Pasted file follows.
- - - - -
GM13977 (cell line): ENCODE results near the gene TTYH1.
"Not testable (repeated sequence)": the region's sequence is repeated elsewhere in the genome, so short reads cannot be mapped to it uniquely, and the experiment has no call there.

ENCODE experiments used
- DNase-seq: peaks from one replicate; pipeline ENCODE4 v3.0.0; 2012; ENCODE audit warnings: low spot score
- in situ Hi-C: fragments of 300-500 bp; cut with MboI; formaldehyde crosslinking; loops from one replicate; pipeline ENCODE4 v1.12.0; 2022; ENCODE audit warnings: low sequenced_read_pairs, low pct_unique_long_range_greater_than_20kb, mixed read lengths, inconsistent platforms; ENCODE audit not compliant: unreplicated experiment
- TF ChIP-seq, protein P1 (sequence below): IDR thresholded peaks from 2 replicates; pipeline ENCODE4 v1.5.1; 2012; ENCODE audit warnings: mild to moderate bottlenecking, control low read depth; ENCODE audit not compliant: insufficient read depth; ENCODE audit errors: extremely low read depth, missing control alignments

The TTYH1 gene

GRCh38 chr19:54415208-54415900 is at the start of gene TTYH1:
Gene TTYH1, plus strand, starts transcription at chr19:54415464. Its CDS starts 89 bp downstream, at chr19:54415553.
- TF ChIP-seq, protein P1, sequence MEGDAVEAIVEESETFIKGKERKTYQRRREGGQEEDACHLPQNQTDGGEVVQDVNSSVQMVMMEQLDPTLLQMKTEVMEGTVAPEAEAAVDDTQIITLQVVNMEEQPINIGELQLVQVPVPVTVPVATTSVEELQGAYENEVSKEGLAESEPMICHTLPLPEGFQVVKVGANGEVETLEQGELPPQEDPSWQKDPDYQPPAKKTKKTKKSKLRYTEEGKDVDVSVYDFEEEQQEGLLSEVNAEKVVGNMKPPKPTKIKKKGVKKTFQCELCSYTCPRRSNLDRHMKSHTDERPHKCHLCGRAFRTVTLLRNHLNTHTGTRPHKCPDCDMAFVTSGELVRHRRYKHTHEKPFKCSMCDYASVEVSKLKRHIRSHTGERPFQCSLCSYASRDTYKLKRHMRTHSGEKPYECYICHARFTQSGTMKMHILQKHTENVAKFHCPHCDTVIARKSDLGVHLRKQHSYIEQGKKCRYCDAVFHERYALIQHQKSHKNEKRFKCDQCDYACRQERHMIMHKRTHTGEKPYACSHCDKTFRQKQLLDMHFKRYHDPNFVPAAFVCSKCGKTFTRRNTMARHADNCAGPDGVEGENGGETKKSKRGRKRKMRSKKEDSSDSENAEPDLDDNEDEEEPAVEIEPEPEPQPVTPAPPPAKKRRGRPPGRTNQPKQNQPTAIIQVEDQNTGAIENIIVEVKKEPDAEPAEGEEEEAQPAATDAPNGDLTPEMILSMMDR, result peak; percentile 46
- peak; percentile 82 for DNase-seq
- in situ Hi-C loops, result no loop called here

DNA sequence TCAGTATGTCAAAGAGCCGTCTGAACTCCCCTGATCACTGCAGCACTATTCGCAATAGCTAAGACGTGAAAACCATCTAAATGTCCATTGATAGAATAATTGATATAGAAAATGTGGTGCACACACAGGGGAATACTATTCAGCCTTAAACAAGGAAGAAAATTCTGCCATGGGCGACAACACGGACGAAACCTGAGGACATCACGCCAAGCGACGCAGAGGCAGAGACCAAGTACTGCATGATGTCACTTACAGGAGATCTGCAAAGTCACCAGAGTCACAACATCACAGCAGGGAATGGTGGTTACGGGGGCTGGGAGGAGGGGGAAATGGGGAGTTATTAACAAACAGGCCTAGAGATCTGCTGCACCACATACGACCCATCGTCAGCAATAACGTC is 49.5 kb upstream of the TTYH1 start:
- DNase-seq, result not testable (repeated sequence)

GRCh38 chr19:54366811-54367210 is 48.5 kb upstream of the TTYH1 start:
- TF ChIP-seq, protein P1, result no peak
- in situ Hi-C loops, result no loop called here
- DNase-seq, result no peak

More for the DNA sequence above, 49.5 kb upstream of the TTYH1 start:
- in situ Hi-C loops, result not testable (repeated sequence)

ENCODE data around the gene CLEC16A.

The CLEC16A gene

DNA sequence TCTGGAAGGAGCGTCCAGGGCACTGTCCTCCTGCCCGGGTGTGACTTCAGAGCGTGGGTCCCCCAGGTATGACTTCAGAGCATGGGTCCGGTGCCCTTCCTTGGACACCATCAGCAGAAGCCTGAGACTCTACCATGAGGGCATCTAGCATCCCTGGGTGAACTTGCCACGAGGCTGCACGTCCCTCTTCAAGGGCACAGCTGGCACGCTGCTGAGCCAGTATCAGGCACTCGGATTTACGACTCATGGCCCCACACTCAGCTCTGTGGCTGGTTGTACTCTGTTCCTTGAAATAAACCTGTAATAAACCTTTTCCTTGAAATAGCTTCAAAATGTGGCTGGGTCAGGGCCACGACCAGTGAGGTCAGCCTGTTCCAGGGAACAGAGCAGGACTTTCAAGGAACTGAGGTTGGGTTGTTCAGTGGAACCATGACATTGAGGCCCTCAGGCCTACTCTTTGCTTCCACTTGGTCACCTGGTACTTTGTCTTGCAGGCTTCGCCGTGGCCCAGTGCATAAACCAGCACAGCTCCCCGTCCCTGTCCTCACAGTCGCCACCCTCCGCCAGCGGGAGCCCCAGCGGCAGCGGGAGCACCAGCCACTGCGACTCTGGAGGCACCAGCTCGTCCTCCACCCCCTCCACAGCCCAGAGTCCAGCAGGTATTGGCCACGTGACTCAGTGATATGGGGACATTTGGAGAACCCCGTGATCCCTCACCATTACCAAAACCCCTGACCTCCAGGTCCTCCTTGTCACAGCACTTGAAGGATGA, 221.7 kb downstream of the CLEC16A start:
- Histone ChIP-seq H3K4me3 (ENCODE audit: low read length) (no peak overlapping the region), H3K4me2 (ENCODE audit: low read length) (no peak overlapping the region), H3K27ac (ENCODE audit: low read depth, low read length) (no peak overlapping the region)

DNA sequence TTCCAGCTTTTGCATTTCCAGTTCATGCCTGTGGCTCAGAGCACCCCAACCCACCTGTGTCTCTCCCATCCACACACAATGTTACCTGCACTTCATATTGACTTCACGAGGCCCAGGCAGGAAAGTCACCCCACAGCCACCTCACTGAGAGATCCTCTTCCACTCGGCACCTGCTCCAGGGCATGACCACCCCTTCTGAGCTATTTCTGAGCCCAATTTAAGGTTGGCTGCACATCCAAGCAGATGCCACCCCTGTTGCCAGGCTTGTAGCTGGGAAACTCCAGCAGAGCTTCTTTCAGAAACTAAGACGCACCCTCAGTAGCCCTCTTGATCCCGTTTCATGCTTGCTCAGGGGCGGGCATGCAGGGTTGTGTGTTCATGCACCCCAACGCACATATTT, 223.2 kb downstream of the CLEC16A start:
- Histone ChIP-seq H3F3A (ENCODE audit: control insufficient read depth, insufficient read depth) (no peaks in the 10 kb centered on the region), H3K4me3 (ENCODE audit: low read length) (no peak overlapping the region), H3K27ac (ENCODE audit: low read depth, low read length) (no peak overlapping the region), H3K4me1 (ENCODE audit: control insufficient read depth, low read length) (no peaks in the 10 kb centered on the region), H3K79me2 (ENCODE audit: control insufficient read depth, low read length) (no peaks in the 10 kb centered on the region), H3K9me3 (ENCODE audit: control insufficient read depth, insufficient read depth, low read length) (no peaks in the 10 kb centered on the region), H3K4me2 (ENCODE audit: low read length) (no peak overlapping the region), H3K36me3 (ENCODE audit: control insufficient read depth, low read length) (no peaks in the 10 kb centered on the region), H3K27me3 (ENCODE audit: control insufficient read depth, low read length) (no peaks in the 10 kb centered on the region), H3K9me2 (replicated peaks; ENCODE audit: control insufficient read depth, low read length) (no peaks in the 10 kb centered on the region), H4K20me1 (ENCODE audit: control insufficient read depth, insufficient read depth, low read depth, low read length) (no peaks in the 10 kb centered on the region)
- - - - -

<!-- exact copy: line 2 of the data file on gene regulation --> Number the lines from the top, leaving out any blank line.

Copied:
"Not testable (repeated sequence)": the region's sequence is repeated elsewhere in the genome, so short reads cannot be mapped to it uniquely, and the experiment has no call there.